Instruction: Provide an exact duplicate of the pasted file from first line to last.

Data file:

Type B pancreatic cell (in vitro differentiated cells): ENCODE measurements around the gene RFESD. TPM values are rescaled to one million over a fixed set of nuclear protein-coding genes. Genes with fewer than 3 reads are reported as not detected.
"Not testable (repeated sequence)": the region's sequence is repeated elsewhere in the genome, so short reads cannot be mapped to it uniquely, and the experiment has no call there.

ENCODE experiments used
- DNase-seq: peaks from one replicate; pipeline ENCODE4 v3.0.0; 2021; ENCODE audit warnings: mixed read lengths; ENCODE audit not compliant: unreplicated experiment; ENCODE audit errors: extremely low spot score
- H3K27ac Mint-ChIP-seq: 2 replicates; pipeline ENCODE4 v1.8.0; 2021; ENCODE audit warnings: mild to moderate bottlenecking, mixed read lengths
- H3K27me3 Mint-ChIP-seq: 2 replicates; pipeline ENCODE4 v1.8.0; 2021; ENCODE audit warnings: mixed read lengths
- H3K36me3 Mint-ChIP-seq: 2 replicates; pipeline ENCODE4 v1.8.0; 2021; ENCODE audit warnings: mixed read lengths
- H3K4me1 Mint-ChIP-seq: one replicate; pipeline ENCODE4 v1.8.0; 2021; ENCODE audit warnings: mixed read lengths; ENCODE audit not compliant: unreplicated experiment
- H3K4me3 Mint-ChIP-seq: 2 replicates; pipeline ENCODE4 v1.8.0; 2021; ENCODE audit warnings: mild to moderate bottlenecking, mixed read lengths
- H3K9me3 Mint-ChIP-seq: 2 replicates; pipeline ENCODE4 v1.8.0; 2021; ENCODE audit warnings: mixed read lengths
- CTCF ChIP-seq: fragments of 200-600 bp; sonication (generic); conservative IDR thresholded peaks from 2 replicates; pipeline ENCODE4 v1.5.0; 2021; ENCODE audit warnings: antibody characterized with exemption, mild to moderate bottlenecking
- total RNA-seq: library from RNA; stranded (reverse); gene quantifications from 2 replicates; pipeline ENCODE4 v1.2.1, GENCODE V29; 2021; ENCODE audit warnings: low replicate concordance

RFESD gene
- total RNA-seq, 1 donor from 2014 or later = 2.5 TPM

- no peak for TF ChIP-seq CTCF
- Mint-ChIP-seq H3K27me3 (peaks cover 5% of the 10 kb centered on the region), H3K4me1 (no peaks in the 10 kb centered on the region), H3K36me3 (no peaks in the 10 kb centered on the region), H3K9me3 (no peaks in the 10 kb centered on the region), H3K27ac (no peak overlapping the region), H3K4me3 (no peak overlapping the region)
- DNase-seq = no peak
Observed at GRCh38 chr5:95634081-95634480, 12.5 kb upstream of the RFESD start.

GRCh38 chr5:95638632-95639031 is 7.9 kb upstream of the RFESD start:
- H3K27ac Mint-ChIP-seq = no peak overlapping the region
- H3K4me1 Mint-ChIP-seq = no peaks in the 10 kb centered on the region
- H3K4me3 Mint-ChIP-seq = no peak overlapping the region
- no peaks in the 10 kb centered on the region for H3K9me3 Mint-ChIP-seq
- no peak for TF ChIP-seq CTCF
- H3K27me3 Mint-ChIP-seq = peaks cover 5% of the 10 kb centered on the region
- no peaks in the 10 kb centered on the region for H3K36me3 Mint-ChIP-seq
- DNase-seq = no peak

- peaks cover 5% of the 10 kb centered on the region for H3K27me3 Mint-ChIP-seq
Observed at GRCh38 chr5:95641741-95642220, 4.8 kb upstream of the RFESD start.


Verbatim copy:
Type B pancreatic cell (in vitro differentiated cells): ENCODE measurements around the gene RFESD. TPM values are rescaled to one million over a fixed set of nuclear protein-coding genes. Genes with fewer than 3 reads are reported as not detected.
"Not testable (repeated sequence)": the region's sequence is repeated elsewhere in the genome, so short reads cannot be mapped to it uniquely, and the experiment has no call there.

ENCODE experiments used
- DNase-seq: peaks from one replicate; pipeline ENCODE4 v3.0.0; 2021; ENCODE audit warnings: mixed read lengths; ENCODE audit not compliant: unreplicated experiment; ENCODE audit errors: extremely low spot score
- H3K27ac Mint-ChIP-seq: 2 replicates; pipeline ENCODE4 v1.8.0; 2021; ENCODE audit warnings: mild to moderate bottlenecking, mixed read lengths
- H3K27me3 Mint-ChIP-seq: 2 replicates; pipeline ENCODE4 v1.8.0; 2021; ENCODE audit warnings: mixed read lengths
- H3K36me3 Mint-ChIP-seq: 2 replicates; pipeline ENCODE4 v1.8.0; 2021; ENCODE audit warnings: mixed read lengths
- H3K4me1 Mint-ChIP-seq: one replicate; pipeline ENCODE4 v1.8.0; 2021; ENCODE audit warnings: mixed read lengths; ENCODE audit not compliant: unreplicated experiment
- H3K4me3 Mint-ChIP-seq: 2 replicates; pipeline ENCODE4 v1.8.0; 2021; ENCODE audit warnings: mild to moderate bottlenecking, mixed read lengths
- H3K9me3 Mint-ChIP-seq: 2 replicates; pipeline ENCODE4 v1.8.0; 2021; ENCODE audit warnings: mixed read lengths
- CTCF ChIP-seq: fragments of 200-600 bp; sonication (generic); conservative IDR thresholded peaks from 2 replicates; pipeline ENCODE4 v1.5.0; 2021; ENCODE audit warnings: antibody characterized with exemption, mild to moderate bottlenecking
- total RNA-seq: library from RNA; stranded (reverse); gene quantifications from 2 replicates; pipeline ENCODE4 v1.2.1, GENCODE V29; 2021; ENCODE audit warnings: low replicate concordance

RFESD gene
- total RNA-seq, 1 donor from 2014 or later = 2.5 TPM

- no peak for TF ChIP-seq CTCF
- Mint-ChIP-seq H3K27me3 (peaks cover 5% of the 10 kb centered on the region), H3K4me1 (no peaks in the 10 kb centered on the region), H3K36me3 (no peaks in the 10 kb centered on the region), H3K9me3 (no peaks in the 10 kb centered on the region), H3K27ac (no peak overlapping the region), H3K4me3 (no peak overlapping the region)
- DNase-seq = no peak
Observed at GRCh38 chr5:95634081-95634480, 12.5 kb upstream of the RFESD start.

GRCh38 chr5:95638632-95639031 is 7.9 kb upstream of the RFESD start:
- H3K27ac Mint-ChIP-seq = no peak overlapping the region
- H3K4me1 Mint-ChIP-seq = no peaks in the 10 kb centered on the region
- H3K4me3 Mint-ChIP-seq = no peak overlapping the region
- no peaks in the 10 kb centered on the region for H3K9me3 Mint-ChIP-seq
- no peak for TF ChIP-seq CTCF
- H3K27me3 Mint-ChIP-seq = peaks cover 5% of the 10 kb centered on the region
- no peaks in the 10 kb centered on the region for H3K36me3 Mint-ChIP-seq
- DNase-seq = no peak

- peaks cover 5% of the 10 kb centered on the region for H3K27me3 Mint-ChIP-seq
Observed at GRCh38 chr5:95641741-95642220, 4.8 kb upstream of the RFESD start.